This is the final report for this project. See new project 6080-21000-020-000D for additional information. This project has been focusing on genetic research and breeding of watermelon, broccoli, and leafy green Brassicas for resistance to major diseases, tolerance to environmental stress, and enhanced quality or nutritional attributes to help stakeholders, including seed companies, growers, producers, and consumers. Significant progress has been made in identifying and developing new resources of resistance and incorporating disease resistance gene loci into watermelon cultivars. In addition, significant progress has been made in identifying and utilizing gene loci conferring heat tolerance and in developing and releasing heat tolerant broccoli lines. The project with 2 SY (2018-2019) and 1 SY (2020-2022) successfully published 38 peer reviewed journal manuscripts related to watermelon or cucurbit crops, 8 peer reviewed journal manuscripts related to broccoli, and released two heat tolerant broccoli breeding lines (USVL156 and USVL160 inbred lines) adapted to hot summer environments of the eastern United States. USDA ARS scientists in Charleston, SC released a zucchini yellow mosaic virus (ZYMV) and papaya ringspot virus (PRSV)-resistant watermelon line “USVL-380. They also co-released a plant variety protected (PVP)- rootstock line “Carolina Strongback” having resistance to fusarium wilt and root-knot nematode and that is useful for grafting watermelon cultivars. Disease resistant watermelon and heat tolerant lines were provided to several national and international seed companies and universities through material transfer agreements (MTA). We have conducted genomic and genetic analyses studies, and in collaboration with the bioinformatics team at the Boyce Thompson Institute (Cornell University) we sequenced and assembled the genome of the principle American watermelon cultivar “Charleston Gray” and re-sequenced 1300 United States Plant Introductions (PIs) of the USDA-ARS watermelon (Citrullus spp.) germplasm collection. Using advanced genomic approaches, we were able to identify gene loci associated with cold tolerance, downy mildew, and powdery mildew resistance in watermelon. We conducted genetic analysis studies and identified quantitative trait loci (QTL) associated with resistance to Fusarium wilt races 1 and 2 of watermelon, papaya ringspot virus (PRSV) and Zucchini yellow mosaic virus (ZYMV) of watermelon. We have developed and released a self-compatible green sprouting broccoli cultivar ‘HiTest’ that yields seed with high levels of the phytonutrient Glucoraphanin which is known to have health benefits. All these work and new research projects are being continued in the new five-year project plan (6080-22000-020-000D; 2023-2028) to provide stakeholders with genomic and genetic tools and germplasm useful for enhancing biotic and abiotic stress tolerance in vegetable crops. Analyzed watermelon genetic populations segregating for resistance to Fusarium wilt (FW; races 1 and 2), which is considered the most destructive disease of watermelon in the USA and throughout the world. The genetic populations were analyzed using the genotyping by sequencing (GPS) technology and were evaluated for resistance to Fusarium wilt race 2, papaya ring spot virus (PRSV) and zucchini yellow mosaic virus (ZYMV)-Florida Strain (significant diseases of watermelon). The genetic analysis identified several major quantitative trait loci (QTL) conferring resistance to Fusarium wilt of watermelon. DNA markers associated with these resistance gene loci have been developed and validated and proved useful in our breeding program and to plant breeders aiming to incorporate FW-resistance into elite watermelon cultivars. A gene locus that confers resistance to PRSV and ZYMV was identified. In a separate watermelon study relative to Objective 1C, we have developed breeding lines resistant to PRSV and ZYMV-Florida strain that cause serious damage to the watermelon crop. In collaboration with a seed company, we have screened genetic populations segregating for resistance to PRSV and ZYMV. Employed genomic technologies to identify the eukaryotic elongation factor (eIF4E) gene locus, which was previously determined to be tightly linked to ZYMV-resistance. Developed DNA markers useful for incorporating the gene locus conferring virus resistance from the wild type into elite watermelon cultivars. In a separate study, identified two ribosomal inactivating proteins (RIPs) highly expressed in response to ZYMV-infection. These two RIP genes are likely to play an important role in resistance to potyviruses. This is in addition to the eIF4E gene locus, and they could be useful in our breeding programs aimed to enhance resistance in watermelon cultivars. Collaborated with scientists at Cornell University on sequencing, developing, and utilizing the ‘Charleston Gray’ genome and the genomes of a large number of United States Plant Introductions (PIs) resistant to various diseases of watermelon and representing most Citrullus spp. (including C. amarus, C. colocynthis, C. lanatus and C. mucosospermus). In collaboration with a bioinformatics team at the Boyce Thompson Institute (Cornell University), we have been constructing a Pan-Genome for watermelon and identified a large number of gene sequences that exist in watermelon accessions collected in the wild but not in the genome of watermelon cultivars. These sequences are designated as dispensable and many of them are associated with resistance to biotic and/or abiotic stress and might have been lost during the many years of domestication of watermelon. The watermelon genome sequencing data are available to the public on the Cucurbit Genome Database (CuGenDB) website and serve as a reference for all our genomic/genetic analysis studies. Structural genomic variations (including insertions and deletions), represent a major source of genetic diversity and are related to numerous agronomic traits and evolutionary events in crop plants. Comprehensive identification and characterization of such structural variations in melon have been hindered by the lack of a high-quality pan-genome. In collaboration with the ARS-Southeast Bioinformatics Team, we have utilized an advance genomic procedure known as “Graph-based genomic alignment approach” to construct a high-resolution reference genome representing of all polymorphic occurrences in the melon genome. The graph-based reference genome improves genetic information density relative to prior sequence assembly studies and should be highly useful in breeding programs and in elucidating gene loci associated with disease resistance and fruit quality in melon. In collaboration with an ARS plant pathologist at the U.S. Vegetable Laboratory, Charleston and with scientists at Cornell University and North Carolina State University, we employed a technology known as extreme-phenotype genome-wide association study (XP-GWAS) to identify gene loci associated with resistance to powdery mildew (PM) of watermelon. Identified two major gene loci associated with PM-resistance and developed and validated molecular markers for two loci. These molecular markers should be useful for increasing PM-resistance in elite watermelon cultivars. Through our ongoing CucCAP project (6080-21000-019-11R) collaborating with researchers at Cornell University, Michigan State, North Carolina State University (NCSU), and University of Illinois on sequencing the watermelon genome and on developing a Pan-Genome for watermelon that includes all watermelon (Citrullus spp.) species and subspecies. Sequenced the genome of 1,365 wild watermelon accessions and in collaboration with seed companies we have been developing a core collection which includes 384 selected PIs useful for screening for disease or pest resistance. In collaboration with the CucCAP team at NCSU using a technology named “Resistance gene enrichment sequencing (RenSeq)” and were able to successfully reannotate and map gene sequences associated with resistance gene family. Also, successfully mapped quantitative trait loci (QTL) associated to major diseases of watermelon, including Fusarium wilt race 2, PRSV, ZYMV and bacterial fruit blotch. The data from these studies are available on the Cucurbit Genome Database (CuGenDB) website and are being used by seed companies for improving disease resistance in elite watermelon cultivars. As part of the CucCAP project objectives, completed the first step in the construction and development of a large multi-parent advanced intercross generation (MAGIC) population for watermelon and have been collaborating with seed companies in the development of the MAGIC-recombinant inbred lines (RILs). This MAGIC population (developed in collaboration with six seed companies) will be a robust germplasm source with diverse allelic combinations, useful to watermelon breeders and provide an opportunity for exploring the Citrullus spp. genome interactions, track introgressions and chromosomal recombination as well as conduction of fine genetic mapping. Through the CucCAP project “Leveraging Applied Genomics to Increase Disease Resistance in Cucurbit Crops” we have been collaborating with researchers at West Virginia State University (WVSU) on a genetic mapping study to identify quantitative trait loci (QTL) associated with resistance to gummy stem blight (GSB) which is considered a major soilborne disease of watermelon. Using a recombinant inbred line population derived from crosses between GSB-resistant and susceptible parental lines, we were able to identify several QTL and candidate gene loci associated with GSB-resistance. The results and DNA markers developed through this study should be useful in breeding programs aiming to develop watermelon varieties with resistance to GSB.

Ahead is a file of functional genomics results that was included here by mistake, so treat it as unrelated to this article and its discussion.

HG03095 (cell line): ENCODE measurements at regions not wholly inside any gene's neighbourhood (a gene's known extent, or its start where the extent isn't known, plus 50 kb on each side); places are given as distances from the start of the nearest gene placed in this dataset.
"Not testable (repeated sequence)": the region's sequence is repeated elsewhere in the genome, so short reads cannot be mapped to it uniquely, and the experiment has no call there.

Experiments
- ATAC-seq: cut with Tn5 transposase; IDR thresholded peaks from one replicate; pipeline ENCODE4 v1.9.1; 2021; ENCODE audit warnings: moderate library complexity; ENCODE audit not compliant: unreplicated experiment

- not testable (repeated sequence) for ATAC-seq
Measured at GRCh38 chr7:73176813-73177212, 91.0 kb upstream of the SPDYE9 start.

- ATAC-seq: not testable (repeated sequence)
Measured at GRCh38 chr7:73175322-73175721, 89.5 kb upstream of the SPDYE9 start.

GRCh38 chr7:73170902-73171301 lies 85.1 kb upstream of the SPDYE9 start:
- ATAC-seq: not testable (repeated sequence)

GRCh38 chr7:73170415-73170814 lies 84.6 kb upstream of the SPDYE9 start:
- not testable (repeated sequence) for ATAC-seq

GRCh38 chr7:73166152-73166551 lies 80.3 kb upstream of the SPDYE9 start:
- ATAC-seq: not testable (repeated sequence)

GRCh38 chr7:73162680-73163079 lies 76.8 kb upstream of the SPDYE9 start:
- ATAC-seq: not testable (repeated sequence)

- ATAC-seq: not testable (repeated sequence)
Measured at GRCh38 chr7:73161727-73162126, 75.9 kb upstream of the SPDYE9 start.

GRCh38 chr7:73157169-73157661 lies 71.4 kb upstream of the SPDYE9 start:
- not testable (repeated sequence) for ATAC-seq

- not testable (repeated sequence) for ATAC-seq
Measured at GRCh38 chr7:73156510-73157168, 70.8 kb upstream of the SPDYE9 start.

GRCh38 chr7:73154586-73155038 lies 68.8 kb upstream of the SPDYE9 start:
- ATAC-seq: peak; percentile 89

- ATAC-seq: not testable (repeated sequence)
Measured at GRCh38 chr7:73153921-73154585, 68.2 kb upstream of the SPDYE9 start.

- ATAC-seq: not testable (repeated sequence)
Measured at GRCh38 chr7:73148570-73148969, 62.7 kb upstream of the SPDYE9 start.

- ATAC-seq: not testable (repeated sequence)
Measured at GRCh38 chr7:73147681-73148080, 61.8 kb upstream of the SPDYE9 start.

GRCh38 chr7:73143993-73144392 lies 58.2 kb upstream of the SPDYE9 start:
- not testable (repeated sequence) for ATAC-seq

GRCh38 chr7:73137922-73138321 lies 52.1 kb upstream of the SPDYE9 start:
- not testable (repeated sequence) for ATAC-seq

1. Sources of disease resistance in watermelon. Cucurbit downy mildew (CDM) is a serious threat to the production of cucumber, cantaloupes, and watermelon in the U.S as well as in other cucurbit growing areas around the world. New sources of resistance and molecular markers are needed to control the spread of CDM pathogen in watermelon. ARS researchers in Charleston, South Carolina, surveyed USDA plant introductions (PIs) and identified several sources that are resistant to CDM. In addition, we identified gene loci associated with CDM-resistance in watermelon. The CDM-resistant PIs and molecular markers for gene loci associated with resistance will be useful in breeding programs aimed to enhance CDM-resistance in watermelon cultivars.

Review Publications
Vaughn, J.N., Branham, S.E., Abernathy, B.L., Hulse-Kemp, A.M., Rivers, A.R., Levi, A., Wechter, W.P. 2022. Graph-based pangenomics maximizes genotyping density and reveals structural impacts on fungal resistance in melon. Nature Genetics.
Gursewak, S., Ward, B., Levi, A., Cutulle, M. 2022. Weed management by summer cover crops, solarization and anaerobic soil disinfestation in plasticulture. HortScience. 12(11):2754.
Reddy, U.K., Natarajan, P., Lakshmi Abburi, V., Tomason, Y., Levi, A., Nimmakayala, P. 2022. What makes a giant fruit? Assembling a genomic toolkit underlying various fruit traits of the mammoth group of Cucurbita maxima. Frontiers in Plant Science.
Waldo, B.D., Branham, S.E., Levi, A., Wechter, W.P., Rutter, W.B. 2022. Distinct genomic loci underlie quantitative resistance to Meloidogyne enterolobii galling and reproduction in Citrullus amarus. Plant Disease. 107:2126-2132.